Calcific tendonitis, while common, is a condition whose exact causes and mechanisms are not entirely understood. However, scientists and doctors have studied it closely and have some theories about how and why these calcium deposits form in the tendons.

Process of Calcium Deposit Formation:

What is Calcific Tendonitis? A Comprehensive Overview

1. Pre-Calcific Stage: This is the initial phase. The cells within the tendon (called tenocytes) start to undergo changes. These cells begin to act like other types of cells, called chondrocytes, that are usually found in cartilage.

2. Calcific Stage:

  • Formative Phase: The changed cells (now more like chondrocytes) start producing calcium, leading to the formation of calcium deposits within the tendon.
  • Resting Phase: Once the calcium deposits are formed, they stay in place without much change for some time.
  • Resorptive Phase: The body starts recognizing these calcium deposits as foreign bodies. This triggers an inflammatory response. As a result, special cells called phagocytes come to the area and begin “eating” or breaking down the calcium deposits. This phase can be painful because of the inflammation and pressure on the tendon.

3. Post-Calcific Stage: Once the calcium deposits are cleared, the tendon starts to heal. Normal tendon cells replace the area where the calcium deposits used to be, and the tendon returns to its normal state over time.

Theories Behind Calcification:

While the exact cause is still under research, several theories try to explain the reason for the calcification:

1. Cellular Changes: As mentioned earlier, the tendon cells, or tenocytes, start behaving differently and become more like cartilage cells. This might be due to aging, micro-injuries, or genetic factors.

2. Oxygen Supply: The tendons have a limited blood supply. If this supply is decreased further due to any reason (like minor repetitive injuries), it might lead to decreased oxygen to the tendons. This lack of oxygen can trigger the tendon cells to change and lead to calcium buildup.

3. Genetic Factors: Some studies suggest that genetics might make some people more prone to developing calcific tendonitis.

4. Metabolic Factors: Conditions like diabetes, thyroid disorders, or abnormalities in how the body processes minerals can influence calcium deposition in soft tissues.

Risk Factors

Certain factors make it more likely for an individual to develop calcific tendonitis. By understanding these risk factors, one can be more aware of the potential onset of the condition and take precautionary measures.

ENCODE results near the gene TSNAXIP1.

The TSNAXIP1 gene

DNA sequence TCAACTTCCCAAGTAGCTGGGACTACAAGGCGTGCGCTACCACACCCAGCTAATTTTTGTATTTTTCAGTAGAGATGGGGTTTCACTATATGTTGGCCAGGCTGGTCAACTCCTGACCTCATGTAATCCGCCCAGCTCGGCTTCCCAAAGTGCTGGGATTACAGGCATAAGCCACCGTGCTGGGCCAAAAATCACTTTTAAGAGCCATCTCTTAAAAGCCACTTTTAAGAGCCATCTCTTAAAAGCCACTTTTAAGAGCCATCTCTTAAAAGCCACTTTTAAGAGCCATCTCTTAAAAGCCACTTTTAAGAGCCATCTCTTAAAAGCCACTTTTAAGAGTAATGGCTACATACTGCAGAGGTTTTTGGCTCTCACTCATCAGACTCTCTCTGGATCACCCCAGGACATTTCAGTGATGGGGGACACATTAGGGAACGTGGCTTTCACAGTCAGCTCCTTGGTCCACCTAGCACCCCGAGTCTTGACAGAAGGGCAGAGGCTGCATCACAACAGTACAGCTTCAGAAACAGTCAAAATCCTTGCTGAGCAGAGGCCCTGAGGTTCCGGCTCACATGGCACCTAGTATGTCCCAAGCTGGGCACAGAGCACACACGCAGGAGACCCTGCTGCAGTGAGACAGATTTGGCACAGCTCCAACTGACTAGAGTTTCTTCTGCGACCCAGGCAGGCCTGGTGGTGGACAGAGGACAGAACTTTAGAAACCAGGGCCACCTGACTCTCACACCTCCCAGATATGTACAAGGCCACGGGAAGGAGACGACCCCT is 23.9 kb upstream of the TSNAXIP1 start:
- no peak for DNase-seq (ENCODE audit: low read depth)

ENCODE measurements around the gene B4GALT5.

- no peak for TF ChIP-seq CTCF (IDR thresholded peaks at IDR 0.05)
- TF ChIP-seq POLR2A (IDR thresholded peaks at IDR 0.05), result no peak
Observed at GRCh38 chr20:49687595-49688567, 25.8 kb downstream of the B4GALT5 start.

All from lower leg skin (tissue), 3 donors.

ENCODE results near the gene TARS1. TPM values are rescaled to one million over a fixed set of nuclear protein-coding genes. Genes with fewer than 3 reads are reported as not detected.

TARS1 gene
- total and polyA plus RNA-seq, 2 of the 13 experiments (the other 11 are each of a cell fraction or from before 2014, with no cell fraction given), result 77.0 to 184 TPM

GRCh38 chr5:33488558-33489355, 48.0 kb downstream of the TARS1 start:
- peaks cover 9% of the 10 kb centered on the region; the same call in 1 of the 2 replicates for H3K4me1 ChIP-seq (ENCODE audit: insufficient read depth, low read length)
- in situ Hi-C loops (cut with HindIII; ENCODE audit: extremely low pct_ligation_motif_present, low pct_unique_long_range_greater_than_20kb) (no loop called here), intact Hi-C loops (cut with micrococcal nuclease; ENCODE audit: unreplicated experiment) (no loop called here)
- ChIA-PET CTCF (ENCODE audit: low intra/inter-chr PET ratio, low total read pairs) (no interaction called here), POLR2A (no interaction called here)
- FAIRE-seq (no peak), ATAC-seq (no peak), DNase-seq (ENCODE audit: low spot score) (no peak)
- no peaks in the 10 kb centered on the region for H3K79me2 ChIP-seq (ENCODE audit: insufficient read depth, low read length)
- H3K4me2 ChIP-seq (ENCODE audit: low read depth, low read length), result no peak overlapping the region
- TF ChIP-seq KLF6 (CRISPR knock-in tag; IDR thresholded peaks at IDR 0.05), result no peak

1. Age: Calcific tendonitis is more common in middle-aged adults, particularly those between 30 and 60 years of age. The wear and tear on tendons over the years can make them more susceptible to calcification.

2. Gender: Some studies suggest that women are slightly more likely to develop this condition than men, though the exact reason for this disparity is not entirely understood.

Lifestyle Factors:

1. Physical Activities: Engaging in sports or activities that require repetitive arm movements or put strain on the shoulder—like tennis, baseball, or weightlifting—can increase the risk. Such activities might lead to minor injuries in the tendon, which over time can result in calcification.

2. Occupations: Jobs that involve repetitive overhead arm movements or heavy lifting, such as painting, construction, or certain types of manual labor, can make someone more prone to develop calcific tendonitis.

Genetic and Hereditary Factors:

Family History: Individuals with a family history of calcific tendonitis or other related tendon disorders might have a higher risk, suggesting a possible genetic component.

Previous Injuries or Medical Conditions:

1. Previous Tendon Injuries: Having had injuries to the tendon in the past, even if they have healed, can make it more vulnerable to future issues, including calcification.

2. Medical Conditions: Conditions that affect the body’s metabolism of minerals, like calcium, can contribute to calcific tendonitis. This includes conditions like diabetes, gout, and certain thyroid disorders. Also, individuals with kidney conditions that lead to irregular calcium and phosphate metabolism may be at risk.

3. Inflammatory Disorders: Diseases like rheumatoid arthritis that cause inflammation in joints and tendons can also be a potential risk factor.

Symptoms and Clinical Presentation

When a person develops calcific tendonitis, it manifests through certain signs and symptoms. Understanding these can aid in early diagnosis and effective treatment.

Common Symptoms Patients Report: